The People and the Judiciary
Posted on January 23rd, 2013

By Garvin Karunaratne-Former Government Agent, Matara District,

The Judiciary has come into great importance today in view of the impeachment of the Chief Justice. It is saidƒÆ’-¡ƒ”š‚  that because of this the people at large have lost confidence in the Judiciary.

In my opinion, the People lost confidence in the Judiciary a few decades ago.

The People lost confidence in the manner in whichƒÆ’-¡ƒ”š‚  cases are heard, where cases are postponed without any rhyme or reason and when a case is heard it is heard only for ten or fifteen minutes. The main attempt of the lawyers is to get casesƒÆ’-¡ƒ”š‚  postponed somehow and the Judges and Magistrates connive. Then theƒÆ’-¡ƒ”š‚  case is fixed to be heard in six months. The lawyers get paid and in this manner a case goes on for years. In cases known to me it took eight years for a simple uncomplicated, ƒÆ’‚¢ƒ¢-¡‚¬ƒ”¹…”open and shutƒÆ’‚¢ƒ¢-¡‚¬ƒ¢-¾‚¢ case to be completed.

Another case for complaint is that in some cases the fine imposed is ridiculously low. At times I have wondered whether the learned Judges have lost their heads.

Another case known to me happened in Colombo Fort, where a person known to me was remanded. He could not be bailed out unless a particular lawyer appears and that lawyer did charge the moon.ƒÆ’-¡ƒ”š‚  NoneƒÆ’-¡ƒ”š‚  of the other lawyers, however eminent, would take on the case because they were dead certain that if they appeared the person would not be bailed.ƒÆ’-¡ƒ”š‚  In about a yearsƒÆ’‚¢ƒ¢-¡‚¬ƒ¢-¾‚¢ time the Judiciary Higher Ups got wind of what was happening and removedƒÆ’-¡ƒ”š‚  the magistrate. I now understand that he has not been struck off the role. In Scotland, where a solicitor had not done searches properly and did not give me the right advice, he had to pay damages and was also struck off the role. Lawyers are professionals who have to be invariably above board and once proved they deserve to be dealt with severely.

I admired OSM on the bench. In my 2006 book, How the IMF Ruined Sri Lanka (Godages), I commented

ƒÆ’‚¢ƒ¢-¡‚¬ƒ…-As young administrative officers we admired the manner in which he administered justice. Once I was summoned as a witness.. It was a Paddy Lands Act case of eviction where the landlord was charged for evicting the tenant. I had held the formal inquiry where I had decided that it was a clear case of eviction. I had accordingly informed the landlord of my decision and that the paddy land should be handed to the tenant for cultivation. The landlord did not heed my order and then we had to prosecute him in the Courts.

When the case was called up, I think at Mawarala in Deniyaya, I sat on the last row and enjoyed the Court proceedings because with OSM on the bench it was alwaysƒÆ’-¡ƒ”š‚  entertaining. Our case was on the books and Andy, a Crown Counsel had come all the way from Colombo to represent the Department.ƒÆ’-¡ƒ”š‚  Suddenly after about half an hour OSM spotted me, looked hard at me and said, ƒÆ’‚¢ƒ¢-¡‚¬ƒ…-I see Senior Officers wasting their time in my Court House. I have always told them to speak to my Mudliyar and get their cases heard first. They only want to waste their timeƒÆ’‚¢ƒ¢-¡‚¬ƒ”š‚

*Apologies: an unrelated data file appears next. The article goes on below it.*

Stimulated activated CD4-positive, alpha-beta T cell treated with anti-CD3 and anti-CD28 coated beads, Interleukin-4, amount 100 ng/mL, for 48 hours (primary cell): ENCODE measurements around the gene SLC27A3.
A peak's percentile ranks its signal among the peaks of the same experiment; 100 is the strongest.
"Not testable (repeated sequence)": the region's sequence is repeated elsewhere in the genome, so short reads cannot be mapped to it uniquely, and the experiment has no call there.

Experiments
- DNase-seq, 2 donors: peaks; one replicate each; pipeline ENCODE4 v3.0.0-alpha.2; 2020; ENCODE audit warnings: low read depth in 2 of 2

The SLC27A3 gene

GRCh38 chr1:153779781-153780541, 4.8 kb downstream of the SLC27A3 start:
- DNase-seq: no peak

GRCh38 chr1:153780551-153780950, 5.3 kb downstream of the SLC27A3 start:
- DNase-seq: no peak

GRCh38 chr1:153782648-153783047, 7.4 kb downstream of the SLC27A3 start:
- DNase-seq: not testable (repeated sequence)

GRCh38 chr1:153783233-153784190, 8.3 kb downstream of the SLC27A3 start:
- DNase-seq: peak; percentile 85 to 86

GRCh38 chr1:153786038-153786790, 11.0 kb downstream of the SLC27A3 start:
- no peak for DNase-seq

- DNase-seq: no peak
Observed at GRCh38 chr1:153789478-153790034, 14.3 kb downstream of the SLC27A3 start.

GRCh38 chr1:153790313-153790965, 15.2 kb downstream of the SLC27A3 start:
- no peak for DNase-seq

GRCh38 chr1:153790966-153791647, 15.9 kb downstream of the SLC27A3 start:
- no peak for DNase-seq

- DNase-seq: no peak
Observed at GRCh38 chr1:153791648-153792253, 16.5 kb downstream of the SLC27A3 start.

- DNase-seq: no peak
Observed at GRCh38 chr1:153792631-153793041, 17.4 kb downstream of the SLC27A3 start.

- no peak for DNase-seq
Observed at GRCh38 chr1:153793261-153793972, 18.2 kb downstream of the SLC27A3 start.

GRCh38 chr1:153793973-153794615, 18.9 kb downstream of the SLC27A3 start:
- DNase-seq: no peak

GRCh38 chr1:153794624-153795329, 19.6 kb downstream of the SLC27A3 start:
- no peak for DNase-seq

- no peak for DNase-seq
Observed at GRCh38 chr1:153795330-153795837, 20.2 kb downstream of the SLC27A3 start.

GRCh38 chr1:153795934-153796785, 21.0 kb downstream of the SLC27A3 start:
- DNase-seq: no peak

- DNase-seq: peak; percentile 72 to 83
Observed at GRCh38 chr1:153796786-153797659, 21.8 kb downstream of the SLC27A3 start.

ƒÆ’‚¢ƒ¢-¡‚¬ƒ…-I am sorry sir, I have come all the way from Colombo specially for this case as I now work in ColomboƒÆ’‚¢ƒ¢-¡‚¬ƒ”š‚. He was satisfied. ƒÆ’‚¢ƒ¢-¡‚¬ƒ…-Take that case nextƒÆ’‚¢ƒ¢-¡‚¬ƒ”š‚ he ordered.

Our case was called up. Andy, the Crown Counsel from Colombo came forward. Andy wanted to lead the evidence and called me to come forward. I stepped in front and opened my file of papers.

ƒÆ’‚¢ƒ¢-¡‚¬ƒ…-Where is the landlord that evicted the tenantƒÆ’‚¢ƒ¢-¡‚¬ƒ”š‚ asked OSM.

ƒÆ’‚¢ƒ¢-¡‚¬ƒ…-I am the Crown Counsel for this case and please let me lead evidence to prove that the landlord did evict the tenant. Sir, please let me lead evidence and prove to you that an inquiry was held and that the due notices were issued. As specified in the Ordinance

ƒÆ’‚¢ƒ¢-¡‚¬ƒ…-I want the landlord to come forwardƒÆ’‚¢ƒ¢-¡‚¬ƒ”š‚

ƒÆ’‚¢ƒ¢-¡‚¬ƒ…-Sir, please let me lead evidence to prove that the tenant was evictedƒÆ’‚¢ƒ¢-¡‚¬ƒ”š‚

OSM was getting irritated at Andy.

ƒÆ’‚¢ƒ¢-¡‚¬ƒ”¹…”Please take a seat and see how I handle this case. This is my Court.ƒÆ’‚¢ƒ¢-¡‚¬ƒ”š‚

Andy sat down.

ƒÆ’‚¢ƒ¢-¡‚¬ƒ…-Call the landlordƒÆ’‚¢ƒ¢-¡‚¬ƒ”š‚

The landlord came forward.

ƒÆ’‚¢ƒ¢-¡‚¬ƒ…-Are you the landlord of this paddy fieldƒÆ’‚¢ƒ¢-¡‚¬ƒ”š‚

ƒÆ’‚¢ƒ¢-¡‚¬ƒ”¹…”Yes, my lordƒÆ’‚¢ƒ¢-¡‚¬ƒ”š‚

Did you evict the tenant from the paddy landƒÆ’‚¢ƒ¢-¡‚¬ƒ”š‚

ƒÆ’‚¢ƒ¢-¡‚¬ƒ…-Yes, my lordƒÆ’‚¢ƒ¢-¡‚¬ƒ”š‚

ƒÆ’‚¢ƒ¢-¡‚¬ƒ…-You have no authority to evict him. Hand back the paddy land to the tenant..ƒÆ’‚¢ƒ¢-¡‚¬ƒ”š‚

ƒÆ’‚¢ƒ¢-¡‚¬ƒ…-Yes, I willƒÆ’‚¢ƒ¢-¡‚¬ƒ”š‚

ƒÆ’‚¢ƒ¢-¡‚¬ƒ…-ƒÆ’‚¢ƒ¢-¡‚¬ƒ”š‚At what stage is the crop.ƒÆ’‚¢ƒ¢-¡‚¬ƒ”š‚

ƒÆ’‚¢ƒ¢-¡‚¬ƒ…-it is flowering mylordƒÆ’‚¢ƒ¢-¡‚¬ƒ”š‚

ƒÆ’‚¢ƒ¢-¡‚¬ƒ…-Immediately you harvest the crop you should hand over the paddy land back to the tenant and report to me that you have done itƒÆ’‚¢ƒ¢-¡‚¬ƒ”š‚

ƒÆ’‚¢ƒ¢-¡‚¬ƒ…-Yes, my lordƒÆ’‚¢ƒ¢-¡‚¬ƒ”š‚ agreed the landlord.

Then OSM addressed the Crown Council.

ƒÆ’‚¢ƒ¢-¡‚¬ƒ…-You see the case is over in fifteen minutes. If I had followed your method the case would have gone on at least for the full day. I have my own methods in my Court HouseƒÆ’‚¢ƒ¢-¡‚¬ƒ¢-¾‚¢ƒÆ’‚¢ƒ¢-¡‚¬ƒ¢-¾‚¢

OSM always decided on the maximum punishment. OSM also wanted to be certain that people who were innocent were not punished. Once I was witness to a case where the lawyer was trying to put words into the mouth of the accused and questioning in a belligerent manner to frighten him. Lawyers at times insist on a yes or no answer when the answer either way would implicate. That was not possible in OSMƒÆ’‚¢ƒ¢-¡‚¬ƒ¢-¾‚¢s Court. OSM would then take over the questioning to elicit what really happened.ƒÆ’-¡ƒ”š‚  Once when he found that some witnesses had committed perjury, he ordered the police to file prosecutions against them.

If the standards that OSM followed are taken as a standard then people will again have faith in the Judiciary.

It is up to the Judicial Services Commission, the Chief Justice and all Judges in authority to cleanƒÆ’-¡ƒ”š‚  the Augean Stables and ensure that the people do once again have faith in the Judicial System.ƒÆ’-¡ƒ”š‚  OSM is no longer there to guide us but the manner in which he administered justice is there for us to follow.